- information whether the employment is a full-time or part-time employment;
- educational level required for the work;
- qualification required for the work;
- duration of the work experience required for the work;
- other skills, knowledge, or experience required for the work;
- amount and type of benefit in kind or benefit in cash that the Employee will receive.
The purpose of this workforce demand is to provide a chance to the unemployed Hungarian, EEA, or Swiss citizens that they could get the job reported in the workforce demand instead of the third-country national. The third-country national can be hired by the Hungarian employer only if the Government Office could not find a Hungarian, EEA or Swiss citizen unemployed person who fits the reported job position and who is appropriate for the Hungarian employer.
Concluding a preliminary agreement. On a general basis, the Hungarian employer and the third-country national prospective Employee has to conclude a preliminary agreement, which has to be submitted together with the single permit application. Since the contract that serves the basis of the employment (e.g., employment contract) cannot be concluded before the issuance of the applied single permit, this preliminary agreement specifies the conditions of the third-country national’s prospective Hungarian work. The Government Office reviews this preliminary agreement when makes a decision whether it supports the issuance of the single permit, therefore, the preliminary agreement is a core document of the working authorisation aspect of the single permit application. The content of the preliminary agreement has to specify at least the following information:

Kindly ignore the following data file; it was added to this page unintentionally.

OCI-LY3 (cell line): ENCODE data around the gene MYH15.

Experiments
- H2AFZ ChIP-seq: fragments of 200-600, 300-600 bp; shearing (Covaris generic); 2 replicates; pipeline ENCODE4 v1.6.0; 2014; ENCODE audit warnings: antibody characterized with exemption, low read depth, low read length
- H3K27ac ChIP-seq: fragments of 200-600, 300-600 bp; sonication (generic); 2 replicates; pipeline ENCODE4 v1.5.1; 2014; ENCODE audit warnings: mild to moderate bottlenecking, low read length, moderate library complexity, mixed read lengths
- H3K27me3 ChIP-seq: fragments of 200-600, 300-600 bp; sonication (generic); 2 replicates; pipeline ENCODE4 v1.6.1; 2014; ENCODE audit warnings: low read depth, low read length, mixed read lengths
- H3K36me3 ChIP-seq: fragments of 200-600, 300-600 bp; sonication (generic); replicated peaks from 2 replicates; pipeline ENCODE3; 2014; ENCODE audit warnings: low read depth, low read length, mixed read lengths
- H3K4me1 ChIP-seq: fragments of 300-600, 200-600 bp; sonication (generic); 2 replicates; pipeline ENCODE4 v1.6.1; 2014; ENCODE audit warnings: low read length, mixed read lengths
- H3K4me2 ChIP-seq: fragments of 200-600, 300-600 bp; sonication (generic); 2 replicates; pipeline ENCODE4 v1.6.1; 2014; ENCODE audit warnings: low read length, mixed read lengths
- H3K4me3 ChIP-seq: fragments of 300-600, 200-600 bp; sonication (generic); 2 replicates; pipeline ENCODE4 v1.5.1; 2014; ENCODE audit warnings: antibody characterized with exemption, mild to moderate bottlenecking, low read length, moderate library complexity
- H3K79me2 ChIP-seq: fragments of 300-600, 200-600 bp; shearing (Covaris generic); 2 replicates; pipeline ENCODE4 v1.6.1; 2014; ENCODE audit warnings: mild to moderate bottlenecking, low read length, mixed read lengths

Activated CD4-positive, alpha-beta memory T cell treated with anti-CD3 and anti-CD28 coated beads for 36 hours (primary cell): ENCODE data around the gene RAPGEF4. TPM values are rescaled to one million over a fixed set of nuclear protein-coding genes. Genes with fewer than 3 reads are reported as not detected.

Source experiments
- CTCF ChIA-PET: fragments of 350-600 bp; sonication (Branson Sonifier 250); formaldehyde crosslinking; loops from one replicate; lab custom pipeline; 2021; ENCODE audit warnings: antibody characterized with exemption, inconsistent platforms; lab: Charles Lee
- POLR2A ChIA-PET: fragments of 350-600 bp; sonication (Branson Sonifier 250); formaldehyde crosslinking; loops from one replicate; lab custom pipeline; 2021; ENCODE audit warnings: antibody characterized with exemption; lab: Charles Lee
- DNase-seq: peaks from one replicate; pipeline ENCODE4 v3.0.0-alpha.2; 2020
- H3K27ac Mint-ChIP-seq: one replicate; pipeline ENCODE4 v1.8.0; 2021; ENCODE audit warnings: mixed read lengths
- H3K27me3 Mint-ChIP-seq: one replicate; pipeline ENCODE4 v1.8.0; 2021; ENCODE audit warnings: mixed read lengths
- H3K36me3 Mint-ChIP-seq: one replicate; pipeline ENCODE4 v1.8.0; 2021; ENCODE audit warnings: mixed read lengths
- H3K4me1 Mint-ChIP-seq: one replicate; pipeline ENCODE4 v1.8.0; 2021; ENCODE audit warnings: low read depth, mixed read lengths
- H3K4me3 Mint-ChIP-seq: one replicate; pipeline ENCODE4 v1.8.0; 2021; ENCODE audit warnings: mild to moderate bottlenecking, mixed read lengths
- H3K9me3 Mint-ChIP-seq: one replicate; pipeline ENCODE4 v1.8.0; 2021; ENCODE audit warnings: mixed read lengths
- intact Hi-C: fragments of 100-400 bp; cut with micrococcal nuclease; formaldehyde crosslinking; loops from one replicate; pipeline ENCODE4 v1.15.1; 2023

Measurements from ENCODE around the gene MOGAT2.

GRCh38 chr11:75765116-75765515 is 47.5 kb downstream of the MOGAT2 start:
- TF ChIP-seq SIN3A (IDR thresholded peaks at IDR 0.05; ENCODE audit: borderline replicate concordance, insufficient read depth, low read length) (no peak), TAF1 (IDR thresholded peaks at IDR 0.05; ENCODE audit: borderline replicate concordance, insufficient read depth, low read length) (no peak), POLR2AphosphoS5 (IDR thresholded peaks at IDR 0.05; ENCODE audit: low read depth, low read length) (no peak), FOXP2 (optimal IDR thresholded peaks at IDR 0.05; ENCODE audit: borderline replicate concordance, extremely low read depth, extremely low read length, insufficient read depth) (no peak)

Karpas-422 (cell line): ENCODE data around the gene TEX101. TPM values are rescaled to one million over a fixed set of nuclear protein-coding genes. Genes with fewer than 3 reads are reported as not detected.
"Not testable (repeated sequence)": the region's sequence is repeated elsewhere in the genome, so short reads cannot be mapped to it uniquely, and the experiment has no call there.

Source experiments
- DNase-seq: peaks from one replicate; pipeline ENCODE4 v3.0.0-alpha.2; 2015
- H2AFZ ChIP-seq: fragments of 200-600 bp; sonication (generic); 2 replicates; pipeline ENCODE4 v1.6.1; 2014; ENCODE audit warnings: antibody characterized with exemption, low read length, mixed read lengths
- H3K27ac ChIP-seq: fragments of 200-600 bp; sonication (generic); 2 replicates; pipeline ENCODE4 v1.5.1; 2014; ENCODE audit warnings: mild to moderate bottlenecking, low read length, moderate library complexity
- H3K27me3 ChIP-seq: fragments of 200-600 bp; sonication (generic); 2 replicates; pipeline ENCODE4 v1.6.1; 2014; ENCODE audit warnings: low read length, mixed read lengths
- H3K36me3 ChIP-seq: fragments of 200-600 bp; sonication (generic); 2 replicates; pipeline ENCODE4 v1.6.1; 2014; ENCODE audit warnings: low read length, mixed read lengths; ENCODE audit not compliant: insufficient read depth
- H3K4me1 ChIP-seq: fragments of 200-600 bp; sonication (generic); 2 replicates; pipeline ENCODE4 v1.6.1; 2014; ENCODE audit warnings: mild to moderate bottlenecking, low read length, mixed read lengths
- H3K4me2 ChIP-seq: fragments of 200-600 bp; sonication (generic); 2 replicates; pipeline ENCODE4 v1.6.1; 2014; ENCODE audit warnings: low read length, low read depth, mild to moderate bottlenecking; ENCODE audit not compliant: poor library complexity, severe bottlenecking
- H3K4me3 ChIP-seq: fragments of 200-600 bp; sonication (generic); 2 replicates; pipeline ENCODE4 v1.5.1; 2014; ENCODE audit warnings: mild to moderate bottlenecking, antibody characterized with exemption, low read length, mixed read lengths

- job position (name and FEOR number) and the description of the working responsibilities;
- qualification required for the work;
- salary amount;
- type of the employment relationship;
- expected start and end date of the employment;
- the place of employment;
- information whether the work will be performed in full-time or part-time.
The preliminary agreement can be aimed at not more than two-year employment, in general. In case of an EU Blue Card application, it can cover a not more than four-year, or if the applicant has a Hungarian family member, it can cover a not more than five-year employment.
Common mistake 1: the preliminary agreement does not echo the previously submitted workforce demand.
The preliminary has to specify those conditions of the prospective Hungarian work that were reported before to the Government Office in the workforce demand. Otherwise, the Government Office does not support the third-country national’s Hungarian work, because the unemployed Hungarian, EEA, or Swiss citizens did not have a chance to apply for the third-country national’s prospective job position before employing the given third-country national. If the Government Office does not support the third-country national’s work, the single permit application will be refused by the Immigration Office.